Where could responsible investing take you?
With trillions of dollars now pouring into sustainable investments worldwide, opportunities for investors are increasing rapidly.
According to research by the Responsible Investment Association Australasia (RIAA), nine out of ten Australians expect their super and other investments to be invested responsibly and ethically.1
Not only do we want our investments to produce a good investment return, many of us also want our money to be invested in line with our personal values.
But, before you dive in on a mission to do good while saving for your retirement, there’s a few things you should know about responsible and ethical investment.
How does responsible investment work?
Traditionally, large investors and super funds only considered financial issues like the future performance of a business when selecting an investment asset, but all that is changing.
“It’s clear there are a lot of drivers that impact investment returns that do not sit on the financial accounts. Responsible investment is about understanding there are recognisable non-financial factors that impact the share price and markets,” explains Simon O’Connor, Chief Executive Officer of RIAA.
“We have seen lots of examples recently where companies have mismanaged their non-financial activities and it has led to movements in their share price. Responsible investment is about understanding these factors and the impact they could have.”
Responsible investment considers a range of environmental, social and governance (ESG) factors in conjunction with normal financial analysis. These include environmental issues such as climate change, social concerns such as health and safety, and governance issues such as executive pay.
Global trend to going responsible
Interest in responsible investment is not confined to Australian investors.
The United Nations is actively boosting responsible investment through its Principles of Responsible Investment (PRI), an independent body that encourages investors to use responsible investment as a way to enhance returns and better manage risks.
The PRI helps its members to understand the investment implications of ESG factors on their investment and ownership decisions. Colonial First State became a signatory to the PRI in April 2017.2
When it comes to the mechanics of responsible investment, there are different approaches, but the most common is to ‘screen’ a potential investment on its involvement in specific industries.
This usually involves a ‘negative screen’ to exclude a company involved in a specific activity, like gambling or animal testing, or a ‘positive screen’ to select companies whose products and services have a positive impact on society and the environment.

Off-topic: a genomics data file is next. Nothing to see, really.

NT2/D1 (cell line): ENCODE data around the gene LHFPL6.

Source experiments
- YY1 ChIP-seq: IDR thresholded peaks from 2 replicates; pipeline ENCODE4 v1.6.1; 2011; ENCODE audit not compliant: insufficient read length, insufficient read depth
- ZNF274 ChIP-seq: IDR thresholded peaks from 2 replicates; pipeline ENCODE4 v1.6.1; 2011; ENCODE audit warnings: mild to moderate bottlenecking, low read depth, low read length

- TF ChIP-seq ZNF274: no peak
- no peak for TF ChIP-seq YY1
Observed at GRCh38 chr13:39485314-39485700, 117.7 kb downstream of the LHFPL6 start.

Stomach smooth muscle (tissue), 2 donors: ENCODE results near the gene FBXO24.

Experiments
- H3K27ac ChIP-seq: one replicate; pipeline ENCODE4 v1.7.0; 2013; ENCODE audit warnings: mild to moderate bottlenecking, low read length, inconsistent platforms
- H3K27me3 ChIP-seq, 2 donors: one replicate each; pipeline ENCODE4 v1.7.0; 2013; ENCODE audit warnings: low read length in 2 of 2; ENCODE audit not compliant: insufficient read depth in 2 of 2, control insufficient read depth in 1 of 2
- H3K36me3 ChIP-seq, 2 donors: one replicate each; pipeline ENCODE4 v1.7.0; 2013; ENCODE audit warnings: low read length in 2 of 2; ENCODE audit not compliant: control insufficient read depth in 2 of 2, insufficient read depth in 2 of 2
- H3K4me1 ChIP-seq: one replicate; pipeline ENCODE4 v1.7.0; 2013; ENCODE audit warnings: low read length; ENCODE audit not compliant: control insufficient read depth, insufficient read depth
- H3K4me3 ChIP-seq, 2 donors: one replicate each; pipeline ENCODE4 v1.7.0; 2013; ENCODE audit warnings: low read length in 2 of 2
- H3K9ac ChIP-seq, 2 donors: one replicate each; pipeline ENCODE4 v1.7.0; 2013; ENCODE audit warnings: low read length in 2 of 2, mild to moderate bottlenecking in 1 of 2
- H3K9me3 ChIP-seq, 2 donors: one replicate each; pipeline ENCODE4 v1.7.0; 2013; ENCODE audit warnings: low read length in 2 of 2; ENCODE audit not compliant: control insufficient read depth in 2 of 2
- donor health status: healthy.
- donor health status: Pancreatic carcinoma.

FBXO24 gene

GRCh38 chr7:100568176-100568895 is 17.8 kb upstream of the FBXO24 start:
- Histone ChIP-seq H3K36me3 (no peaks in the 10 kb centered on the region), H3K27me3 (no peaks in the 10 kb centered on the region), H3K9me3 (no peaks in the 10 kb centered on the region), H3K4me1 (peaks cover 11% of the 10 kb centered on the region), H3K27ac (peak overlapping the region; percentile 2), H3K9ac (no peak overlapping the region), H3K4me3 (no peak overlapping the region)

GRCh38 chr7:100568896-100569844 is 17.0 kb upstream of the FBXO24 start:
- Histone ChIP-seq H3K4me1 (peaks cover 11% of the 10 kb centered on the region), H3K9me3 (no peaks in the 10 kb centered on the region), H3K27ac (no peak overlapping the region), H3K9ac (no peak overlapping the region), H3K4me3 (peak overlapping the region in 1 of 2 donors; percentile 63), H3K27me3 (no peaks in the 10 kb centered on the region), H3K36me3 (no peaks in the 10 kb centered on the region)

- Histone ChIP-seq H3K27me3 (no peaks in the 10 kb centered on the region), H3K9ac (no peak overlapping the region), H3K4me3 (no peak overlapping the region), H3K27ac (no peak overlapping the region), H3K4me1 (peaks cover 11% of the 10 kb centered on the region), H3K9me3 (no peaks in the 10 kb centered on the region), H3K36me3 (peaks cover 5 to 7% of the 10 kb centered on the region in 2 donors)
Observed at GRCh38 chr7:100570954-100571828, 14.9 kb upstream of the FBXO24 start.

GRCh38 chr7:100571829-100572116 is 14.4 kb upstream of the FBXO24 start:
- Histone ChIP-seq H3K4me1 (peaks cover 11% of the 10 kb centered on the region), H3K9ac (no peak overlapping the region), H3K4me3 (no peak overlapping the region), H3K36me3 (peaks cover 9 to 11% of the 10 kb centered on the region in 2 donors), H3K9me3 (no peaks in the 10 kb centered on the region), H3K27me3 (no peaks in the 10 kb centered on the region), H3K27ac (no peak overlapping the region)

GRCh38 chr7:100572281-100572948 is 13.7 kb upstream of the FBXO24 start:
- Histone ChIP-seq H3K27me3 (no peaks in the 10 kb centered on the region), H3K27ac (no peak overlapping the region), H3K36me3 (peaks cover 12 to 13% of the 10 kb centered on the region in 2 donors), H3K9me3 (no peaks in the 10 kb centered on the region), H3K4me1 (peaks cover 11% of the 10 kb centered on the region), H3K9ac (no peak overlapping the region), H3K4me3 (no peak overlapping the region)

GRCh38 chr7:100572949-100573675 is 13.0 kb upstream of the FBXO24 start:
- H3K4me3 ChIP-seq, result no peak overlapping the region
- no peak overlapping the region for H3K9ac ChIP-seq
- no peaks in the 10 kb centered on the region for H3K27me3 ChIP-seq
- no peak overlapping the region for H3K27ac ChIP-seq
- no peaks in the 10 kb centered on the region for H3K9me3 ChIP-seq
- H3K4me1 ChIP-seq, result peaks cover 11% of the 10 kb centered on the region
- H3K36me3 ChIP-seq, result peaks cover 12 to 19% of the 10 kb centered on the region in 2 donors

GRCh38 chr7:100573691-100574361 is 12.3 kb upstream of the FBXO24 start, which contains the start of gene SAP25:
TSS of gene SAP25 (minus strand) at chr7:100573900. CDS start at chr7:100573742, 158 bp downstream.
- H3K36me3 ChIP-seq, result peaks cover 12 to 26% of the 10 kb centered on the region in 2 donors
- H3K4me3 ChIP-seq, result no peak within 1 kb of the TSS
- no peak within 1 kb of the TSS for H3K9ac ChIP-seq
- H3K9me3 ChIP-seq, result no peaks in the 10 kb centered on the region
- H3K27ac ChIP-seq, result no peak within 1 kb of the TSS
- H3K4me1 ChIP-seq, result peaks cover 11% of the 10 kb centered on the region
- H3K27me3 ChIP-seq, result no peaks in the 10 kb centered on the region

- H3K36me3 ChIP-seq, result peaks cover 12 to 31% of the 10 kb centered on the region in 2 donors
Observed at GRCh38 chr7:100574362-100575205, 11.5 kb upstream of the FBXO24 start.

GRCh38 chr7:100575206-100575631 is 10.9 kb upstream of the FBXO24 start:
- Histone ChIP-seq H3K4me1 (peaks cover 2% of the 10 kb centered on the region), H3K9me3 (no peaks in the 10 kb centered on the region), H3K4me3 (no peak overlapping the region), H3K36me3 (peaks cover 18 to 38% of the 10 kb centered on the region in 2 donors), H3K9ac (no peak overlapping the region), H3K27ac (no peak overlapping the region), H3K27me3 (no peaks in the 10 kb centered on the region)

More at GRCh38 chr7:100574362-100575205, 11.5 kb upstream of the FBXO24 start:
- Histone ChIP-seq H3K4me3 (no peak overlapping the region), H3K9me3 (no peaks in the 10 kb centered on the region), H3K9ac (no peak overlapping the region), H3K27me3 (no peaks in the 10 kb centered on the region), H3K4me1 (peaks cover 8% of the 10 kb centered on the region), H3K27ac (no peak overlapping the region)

Responsible investment looks at things from an investment risk and investment outcome perspective, whereas ethical investing is more of a values-based approach.
Responsible versus ethical investment
While investment managers often take ESG issues into consideration when selecting assets, some people want to go further and ensure none of their money is invested in businesses they see as unethical.
“It is important to recognise there is a difference between responsible investment and ethical investing. Responsible investment looks at things from an investment risk and investment outcome perspective, whereas ethical investing is more of a values-based approach,” explains O’Connor.
If ethical investing matters to you, it’s essential to consider what types of investments will align with your personal values, as ‘ethical’ can mean different things to different people.
RIAA polling shows many Australians don’t want to invest in companies involved in tobacco and the production of armaments, but others are more concerned about fossil fuels and climate change.
“A good way to start is to sit down and ask if there are industries you wouldn’t want to support with your investments and superannuation savings,” he says.
Taking a positive approach
Avoiding particular companies and industries is not the only route.
“Many people start by thinking about avoiding harmful industries, but it is also possible to target positive industries,” O’Connor explains.
“There are an increasing number of offerings aimed at tapping new industries and economic developments likely to perform well in the future. It is possible to invest for positive social impacts and change, not just avoiding harmful industries.”
These investment funds use methodologies varying from positive screens through to impact investing, which aims to generate a measurable, beneficial social or environmental impact alongside a financial return.
“We are also seeing thematic funds that are positively tilted to particular industries, such as low carbon or more sustainable industries,” he notes.
Getting your super invested responsibly
Super fund members interested in responsible or ethical investment can often switch their super savings into an ethical or socially responsible investment option within their existing super fund.
It’s also worth noting many super funds are becoming more active as responsible investors. They are increasing their corporate engagement activities by voting on shareholder resolutions, holding direct discussions with boards to influence corporate behaviour and divesting shares if the company fails to respond.
“People need to join the dots and realise they have become part-owners through their super fund of the companies it invests in,” says O’Connor.